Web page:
From £476 for three nights
BEST FOR: Solo travellers
For a more off-the-beaten-track experience, this cosy shepherd’s hut might be just the ticket – it’s also one of the most affordable accommodation options on the island. Complete with mod cons including a shower, gas hob and fridge, the hut’s owner Aisling knows the Isles of Scilly like the back of her hand – past guests have even said she leaves delicious items from Scilly Food Boxes to greet you on arrival.
From £105 for two nights
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Sophisticated yet relaxed, Tresco is a subtropical gem that’s best known for its world-famous Tresco Abbey Garden. Spend time exploring the wonderful terraces and admiring the 20,000 species of plants and flowers that have been imported from all over the world. Take a stroll along the island’s sugar-fine white-sand beaches, climb the castle ruins, head to its rugged north, or watch for birds in the freshwater pools. You can also hire bikes, borrow a boat, kayak or windsurf from the island’s sailing club. When you’re done, Tresco’s even got a luxury spa.
WHERE TO EAT...
The Ruin Café
BEST FOR: A touch of the Mediterranean
The Ruin Café takes its name from the ruined smuggler’s cottage that forms part of its terrace, which overlooks the Raven’s Porth. With two AA Rosettes and named by Condé Nast Traveller as one of its favourite beach clubs and bars in the world, it’s the perfect place to enjoy a relaxed meal, afternoon tea or evening sundowner. At the heart of the restaurant – and menu – is the wood-fired oven that produces delicious pizzas and roasts fresh fish, chicken and vegetables. Famed for its sharing boards and salads, there really is something to suit every taste.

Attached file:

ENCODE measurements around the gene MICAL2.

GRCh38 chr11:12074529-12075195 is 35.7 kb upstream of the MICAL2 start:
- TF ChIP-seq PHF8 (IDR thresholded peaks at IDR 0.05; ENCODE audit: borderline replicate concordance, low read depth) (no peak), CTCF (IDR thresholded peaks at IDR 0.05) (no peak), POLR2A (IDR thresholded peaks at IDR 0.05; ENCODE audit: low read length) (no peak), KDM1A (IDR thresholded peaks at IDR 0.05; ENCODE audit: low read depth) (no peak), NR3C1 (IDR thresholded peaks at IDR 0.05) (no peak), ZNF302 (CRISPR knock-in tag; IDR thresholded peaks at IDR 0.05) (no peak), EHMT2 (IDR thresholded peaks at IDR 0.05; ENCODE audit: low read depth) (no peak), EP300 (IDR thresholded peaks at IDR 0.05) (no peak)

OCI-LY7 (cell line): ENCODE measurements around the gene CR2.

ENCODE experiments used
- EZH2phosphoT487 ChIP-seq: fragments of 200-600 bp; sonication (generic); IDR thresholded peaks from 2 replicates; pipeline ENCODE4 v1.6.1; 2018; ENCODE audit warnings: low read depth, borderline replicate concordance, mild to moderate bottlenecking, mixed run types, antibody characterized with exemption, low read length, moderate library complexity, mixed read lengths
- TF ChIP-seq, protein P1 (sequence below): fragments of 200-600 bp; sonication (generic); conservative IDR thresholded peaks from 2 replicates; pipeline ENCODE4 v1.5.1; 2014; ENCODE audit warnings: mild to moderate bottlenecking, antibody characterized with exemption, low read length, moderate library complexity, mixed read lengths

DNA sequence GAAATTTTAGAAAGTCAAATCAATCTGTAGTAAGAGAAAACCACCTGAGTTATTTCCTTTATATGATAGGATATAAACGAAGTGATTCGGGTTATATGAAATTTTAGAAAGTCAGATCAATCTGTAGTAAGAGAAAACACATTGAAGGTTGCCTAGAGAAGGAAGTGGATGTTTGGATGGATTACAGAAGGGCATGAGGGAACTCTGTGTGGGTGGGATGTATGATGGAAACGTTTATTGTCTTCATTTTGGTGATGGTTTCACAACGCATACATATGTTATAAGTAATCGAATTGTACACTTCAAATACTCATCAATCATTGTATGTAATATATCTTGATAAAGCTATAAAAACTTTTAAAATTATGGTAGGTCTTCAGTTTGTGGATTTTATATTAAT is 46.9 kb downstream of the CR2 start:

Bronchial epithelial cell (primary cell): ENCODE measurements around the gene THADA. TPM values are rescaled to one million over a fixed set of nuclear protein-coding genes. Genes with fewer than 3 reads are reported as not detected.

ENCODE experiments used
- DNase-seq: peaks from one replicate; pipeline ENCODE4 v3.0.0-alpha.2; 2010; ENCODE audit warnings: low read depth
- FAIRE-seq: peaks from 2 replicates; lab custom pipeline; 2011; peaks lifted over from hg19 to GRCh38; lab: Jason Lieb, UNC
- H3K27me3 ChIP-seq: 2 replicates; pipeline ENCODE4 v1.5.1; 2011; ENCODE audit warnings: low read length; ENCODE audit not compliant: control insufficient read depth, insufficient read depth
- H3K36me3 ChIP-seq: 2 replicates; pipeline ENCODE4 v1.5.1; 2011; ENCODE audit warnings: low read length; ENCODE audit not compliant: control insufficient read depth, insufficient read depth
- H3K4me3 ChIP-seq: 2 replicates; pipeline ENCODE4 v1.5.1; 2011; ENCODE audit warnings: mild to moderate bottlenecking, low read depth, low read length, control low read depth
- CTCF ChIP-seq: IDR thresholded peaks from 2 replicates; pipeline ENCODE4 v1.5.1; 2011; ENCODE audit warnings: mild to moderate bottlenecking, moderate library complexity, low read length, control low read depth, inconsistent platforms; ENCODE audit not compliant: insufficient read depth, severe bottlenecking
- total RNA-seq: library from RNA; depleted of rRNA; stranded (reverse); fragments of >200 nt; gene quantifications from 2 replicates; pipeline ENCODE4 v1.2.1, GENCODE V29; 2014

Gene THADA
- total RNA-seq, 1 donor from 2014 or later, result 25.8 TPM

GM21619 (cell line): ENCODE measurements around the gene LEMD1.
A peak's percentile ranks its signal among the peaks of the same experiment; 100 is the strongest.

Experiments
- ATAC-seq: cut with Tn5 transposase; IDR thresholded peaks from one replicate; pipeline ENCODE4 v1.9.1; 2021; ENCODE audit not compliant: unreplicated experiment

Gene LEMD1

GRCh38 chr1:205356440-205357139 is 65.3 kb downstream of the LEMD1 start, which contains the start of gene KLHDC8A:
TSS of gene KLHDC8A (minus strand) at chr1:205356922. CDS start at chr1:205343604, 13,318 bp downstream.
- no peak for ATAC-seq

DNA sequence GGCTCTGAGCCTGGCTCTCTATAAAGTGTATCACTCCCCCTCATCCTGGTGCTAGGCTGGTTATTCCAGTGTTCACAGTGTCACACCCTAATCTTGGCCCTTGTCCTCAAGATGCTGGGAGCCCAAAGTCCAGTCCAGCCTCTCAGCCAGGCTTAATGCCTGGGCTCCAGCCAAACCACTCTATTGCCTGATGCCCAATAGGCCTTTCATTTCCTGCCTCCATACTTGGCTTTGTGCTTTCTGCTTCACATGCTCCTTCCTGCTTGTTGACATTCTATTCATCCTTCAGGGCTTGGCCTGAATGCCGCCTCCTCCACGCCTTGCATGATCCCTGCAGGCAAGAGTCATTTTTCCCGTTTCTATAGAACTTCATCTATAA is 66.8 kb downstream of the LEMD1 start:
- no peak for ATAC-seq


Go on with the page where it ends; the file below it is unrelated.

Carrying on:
The New Inn
BEST FOR: A relaxed atmosphere
Hailed as a traditional island inn, The New Inn rustles up pub favourites with a delicious Tresco twist. Adorned with wreck wood and marine relics, it’s filled with visitors and locals throughout the year. The menu focuses on traditional fare, using as much locally grown, reared and landed produce as possible. Expect dishes such as Bryher crab mac and cheddar; Cornish catch of the day; the classic New Inn burger and its speciality Caesar salad – all complemented by daily specials and seasonal ingredients. There are also comfortable rooms here, if you’re looking for simple accommodation.
WHERE TO STAY...
Sea Garden Apartments
BEST FOR: Couples & families
A property spanning nine split-level cottages, there’s something to suit most here. For couples, we like the look of the one-bedroom cottages, while Lobster, Oyster, Samphire, Seapink and Starfish have three bedrooms apiece for larger groups. Screened by foliage for maximum privacy, most cottages come with sweeping sea views, and all are sold on a self-catering basis. That said, breakfast and dinner can be booked at the Ruin Café close by. Inside, expect to find solid oak flooring and white walls brought to life with soft prints, colourful wicker and hand-painted tiles. Bedspreads and blinds are made exclusively by a friend of the owner – who also designs fabrics for Liberty.